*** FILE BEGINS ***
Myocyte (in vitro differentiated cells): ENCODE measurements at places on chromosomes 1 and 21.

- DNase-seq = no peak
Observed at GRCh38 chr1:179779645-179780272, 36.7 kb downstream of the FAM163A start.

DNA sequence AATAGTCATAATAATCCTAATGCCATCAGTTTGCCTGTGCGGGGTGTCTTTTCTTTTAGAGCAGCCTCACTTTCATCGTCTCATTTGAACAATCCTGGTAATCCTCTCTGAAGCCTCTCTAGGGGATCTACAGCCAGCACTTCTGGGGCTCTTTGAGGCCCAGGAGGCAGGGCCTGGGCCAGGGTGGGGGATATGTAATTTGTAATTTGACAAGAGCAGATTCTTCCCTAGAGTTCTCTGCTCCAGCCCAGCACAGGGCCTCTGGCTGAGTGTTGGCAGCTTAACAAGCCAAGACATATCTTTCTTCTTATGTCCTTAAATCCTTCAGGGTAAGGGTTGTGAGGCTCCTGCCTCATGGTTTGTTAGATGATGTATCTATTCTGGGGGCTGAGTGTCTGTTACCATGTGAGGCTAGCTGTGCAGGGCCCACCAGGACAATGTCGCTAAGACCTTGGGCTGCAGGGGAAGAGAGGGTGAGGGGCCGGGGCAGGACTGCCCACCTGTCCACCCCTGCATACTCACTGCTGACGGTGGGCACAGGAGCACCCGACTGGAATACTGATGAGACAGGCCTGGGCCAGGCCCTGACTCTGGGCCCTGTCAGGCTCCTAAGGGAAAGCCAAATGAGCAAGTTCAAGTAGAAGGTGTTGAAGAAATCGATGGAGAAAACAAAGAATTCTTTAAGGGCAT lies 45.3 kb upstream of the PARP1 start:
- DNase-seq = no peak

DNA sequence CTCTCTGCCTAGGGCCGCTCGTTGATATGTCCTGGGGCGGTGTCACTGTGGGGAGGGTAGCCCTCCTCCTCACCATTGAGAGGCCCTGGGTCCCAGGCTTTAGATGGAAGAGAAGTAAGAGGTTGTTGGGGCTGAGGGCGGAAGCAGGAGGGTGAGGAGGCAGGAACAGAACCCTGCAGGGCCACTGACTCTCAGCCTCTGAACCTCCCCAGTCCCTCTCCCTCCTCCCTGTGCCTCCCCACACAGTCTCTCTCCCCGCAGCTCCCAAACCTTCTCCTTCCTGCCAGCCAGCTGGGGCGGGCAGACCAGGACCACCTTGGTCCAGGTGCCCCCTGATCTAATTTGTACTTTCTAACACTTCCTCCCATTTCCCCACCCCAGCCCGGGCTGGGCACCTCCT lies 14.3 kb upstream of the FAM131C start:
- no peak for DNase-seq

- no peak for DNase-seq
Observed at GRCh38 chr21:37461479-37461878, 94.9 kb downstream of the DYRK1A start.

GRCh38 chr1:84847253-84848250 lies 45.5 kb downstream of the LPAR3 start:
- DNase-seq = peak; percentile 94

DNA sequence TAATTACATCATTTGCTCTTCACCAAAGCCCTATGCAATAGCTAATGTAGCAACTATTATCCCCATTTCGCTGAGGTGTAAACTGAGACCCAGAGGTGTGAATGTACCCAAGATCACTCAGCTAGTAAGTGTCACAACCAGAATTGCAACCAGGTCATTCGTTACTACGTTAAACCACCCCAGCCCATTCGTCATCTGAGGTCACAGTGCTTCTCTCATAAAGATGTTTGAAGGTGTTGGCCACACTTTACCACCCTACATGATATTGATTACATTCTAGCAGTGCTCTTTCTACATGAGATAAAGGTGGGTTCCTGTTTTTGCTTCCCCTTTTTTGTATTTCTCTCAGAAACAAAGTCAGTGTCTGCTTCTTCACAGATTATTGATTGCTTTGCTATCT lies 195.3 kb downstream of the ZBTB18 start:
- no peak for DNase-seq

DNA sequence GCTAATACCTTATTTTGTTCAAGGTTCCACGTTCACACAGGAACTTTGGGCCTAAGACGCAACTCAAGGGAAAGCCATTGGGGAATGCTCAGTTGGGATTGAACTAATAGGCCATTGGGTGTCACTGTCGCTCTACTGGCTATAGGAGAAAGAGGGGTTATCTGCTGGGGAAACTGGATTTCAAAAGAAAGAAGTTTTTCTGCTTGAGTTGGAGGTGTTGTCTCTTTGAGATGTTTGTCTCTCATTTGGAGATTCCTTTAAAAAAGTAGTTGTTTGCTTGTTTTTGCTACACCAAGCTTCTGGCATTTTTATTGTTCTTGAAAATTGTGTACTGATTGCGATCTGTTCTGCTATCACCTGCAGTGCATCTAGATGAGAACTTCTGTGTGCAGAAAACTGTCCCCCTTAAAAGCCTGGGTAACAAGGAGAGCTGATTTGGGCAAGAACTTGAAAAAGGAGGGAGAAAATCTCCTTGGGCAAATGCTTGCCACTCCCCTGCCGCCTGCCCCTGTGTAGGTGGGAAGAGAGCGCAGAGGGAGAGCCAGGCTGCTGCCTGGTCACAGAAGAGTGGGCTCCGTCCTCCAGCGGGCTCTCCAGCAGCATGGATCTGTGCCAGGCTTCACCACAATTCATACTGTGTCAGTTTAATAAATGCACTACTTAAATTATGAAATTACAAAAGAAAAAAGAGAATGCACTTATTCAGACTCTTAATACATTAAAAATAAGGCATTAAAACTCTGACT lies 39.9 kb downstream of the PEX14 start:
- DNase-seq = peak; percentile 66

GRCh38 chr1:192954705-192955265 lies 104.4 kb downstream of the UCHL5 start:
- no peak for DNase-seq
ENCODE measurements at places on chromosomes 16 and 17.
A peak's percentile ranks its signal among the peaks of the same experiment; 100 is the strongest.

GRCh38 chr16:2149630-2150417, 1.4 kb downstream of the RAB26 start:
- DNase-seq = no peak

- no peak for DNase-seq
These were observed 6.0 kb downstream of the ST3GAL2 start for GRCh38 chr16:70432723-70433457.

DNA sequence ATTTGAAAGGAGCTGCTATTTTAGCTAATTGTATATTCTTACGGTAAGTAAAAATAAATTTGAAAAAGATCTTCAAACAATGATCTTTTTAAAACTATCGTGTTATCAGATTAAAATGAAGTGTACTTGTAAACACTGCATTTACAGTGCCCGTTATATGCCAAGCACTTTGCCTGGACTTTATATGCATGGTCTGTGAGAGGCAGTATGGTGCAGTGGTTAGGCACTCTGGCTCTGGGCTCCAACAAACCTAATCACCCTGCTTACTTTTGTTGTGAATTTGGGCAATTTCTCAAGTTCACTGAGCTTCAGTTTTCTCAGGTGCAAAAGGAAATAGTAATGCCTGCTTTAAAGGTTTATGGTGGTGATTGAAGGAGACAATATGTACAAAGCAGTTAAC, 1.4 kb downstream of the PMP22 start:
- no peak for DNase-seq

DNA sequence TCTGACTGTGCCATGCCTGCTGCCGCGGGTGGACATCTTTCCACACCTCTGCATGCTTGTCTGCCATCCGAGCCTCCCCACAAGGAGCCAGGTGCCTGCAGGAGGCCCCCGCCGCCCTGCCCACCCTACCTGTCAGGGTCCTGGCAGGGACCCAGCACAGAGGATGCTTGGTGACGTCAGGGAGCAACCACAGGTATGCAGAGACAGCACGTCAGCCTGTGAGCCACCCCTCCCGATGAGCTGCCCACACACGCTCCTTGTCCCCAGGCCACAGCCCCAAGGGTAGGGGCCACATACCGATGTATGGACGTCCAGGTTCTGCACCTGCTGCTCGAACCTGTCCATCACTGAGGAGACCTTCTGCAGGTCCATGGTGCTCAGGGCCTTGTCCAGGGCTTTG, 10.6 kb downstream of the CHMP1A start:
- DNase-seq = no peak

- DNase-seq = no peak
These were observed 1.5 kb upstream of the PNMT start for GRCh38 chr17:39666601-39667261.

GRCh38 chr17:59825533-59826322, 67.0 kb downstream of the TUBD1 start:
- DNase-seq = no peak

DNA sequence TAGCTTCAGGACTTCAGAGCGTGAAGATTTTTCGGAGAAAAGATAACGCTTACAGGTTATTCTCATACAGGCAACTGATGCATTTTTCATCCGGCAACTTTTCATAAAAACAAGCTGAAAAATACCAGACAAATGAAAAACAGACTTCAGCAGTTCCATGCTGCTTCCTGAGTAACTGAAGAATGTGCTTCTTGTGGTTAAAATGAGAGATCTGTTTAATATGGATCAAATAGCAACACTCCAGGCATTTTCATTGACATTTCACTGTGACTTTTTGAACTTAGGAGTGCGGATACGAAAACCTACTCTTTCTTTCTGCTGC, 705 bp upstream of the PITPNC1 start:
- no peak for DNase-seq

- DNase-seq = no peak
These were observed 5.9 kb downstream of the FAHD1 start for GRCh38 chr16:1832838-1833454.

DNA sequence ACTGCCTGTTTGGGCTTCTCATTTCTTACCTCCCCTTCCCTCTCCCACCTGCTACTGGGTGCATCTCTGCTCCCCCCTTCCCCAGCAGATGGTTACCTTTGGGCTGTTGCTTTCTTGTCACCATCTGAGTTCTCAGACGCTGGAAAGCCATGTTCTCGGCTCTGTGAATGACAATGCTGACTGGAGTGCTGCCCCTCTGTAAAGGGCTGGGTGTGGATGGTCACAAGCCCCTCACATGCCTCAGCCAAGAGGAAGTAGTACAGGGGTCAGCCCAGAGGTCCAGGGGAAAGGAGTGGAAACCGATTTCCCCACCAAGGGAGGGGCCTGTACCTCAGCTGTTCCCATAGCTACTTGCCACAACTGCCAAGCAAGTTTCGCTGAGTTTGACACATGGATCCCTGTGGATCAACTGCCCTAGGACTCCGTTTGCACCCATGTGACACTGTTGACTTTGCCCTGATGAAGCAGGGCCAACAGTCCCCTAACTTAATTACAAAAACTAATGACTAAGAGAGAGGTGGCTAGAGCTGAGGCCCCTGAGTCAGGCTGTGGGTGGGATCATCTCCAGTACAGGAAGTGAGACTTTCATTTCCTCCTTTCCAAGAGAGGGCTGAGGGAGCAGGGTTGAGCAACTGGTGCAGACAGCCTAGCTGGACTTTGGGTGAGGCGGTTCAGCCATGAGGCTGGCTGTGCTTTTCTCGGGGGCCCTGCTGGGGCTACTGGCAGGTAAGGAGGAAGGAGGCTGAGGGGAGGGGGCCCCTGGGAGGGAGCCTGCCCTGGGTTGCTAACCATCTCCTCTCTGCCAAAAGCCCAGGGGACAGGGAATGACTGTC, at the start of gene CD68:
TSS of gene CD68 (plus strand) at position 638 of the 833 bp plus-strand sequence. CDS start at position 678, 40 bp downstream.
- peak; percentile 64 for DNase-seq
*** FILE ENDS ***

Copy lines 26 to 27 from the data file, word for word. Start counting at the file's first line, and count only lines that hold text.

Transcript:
DNA sequence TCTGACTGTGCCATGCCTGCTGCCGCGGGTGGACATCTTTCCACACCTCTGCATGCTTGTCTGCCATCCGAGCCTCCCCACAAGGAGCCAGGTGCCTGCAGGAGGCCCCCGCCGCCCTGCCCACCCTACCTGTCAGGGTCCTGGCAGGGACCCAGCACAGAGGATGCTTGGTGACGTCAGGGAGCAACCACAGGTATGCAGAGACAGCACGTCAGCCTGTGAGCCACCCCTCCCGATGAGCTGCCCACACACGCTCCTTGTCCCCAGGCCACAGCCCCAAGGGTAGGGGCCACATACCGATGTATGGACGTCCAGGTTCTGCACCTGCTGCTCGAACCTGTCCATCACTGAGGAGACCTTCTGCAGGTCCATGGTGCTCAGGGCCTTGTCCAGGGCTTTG, 10.6 kb downstream of the CHMP1A start:
- DNase-seq = no peak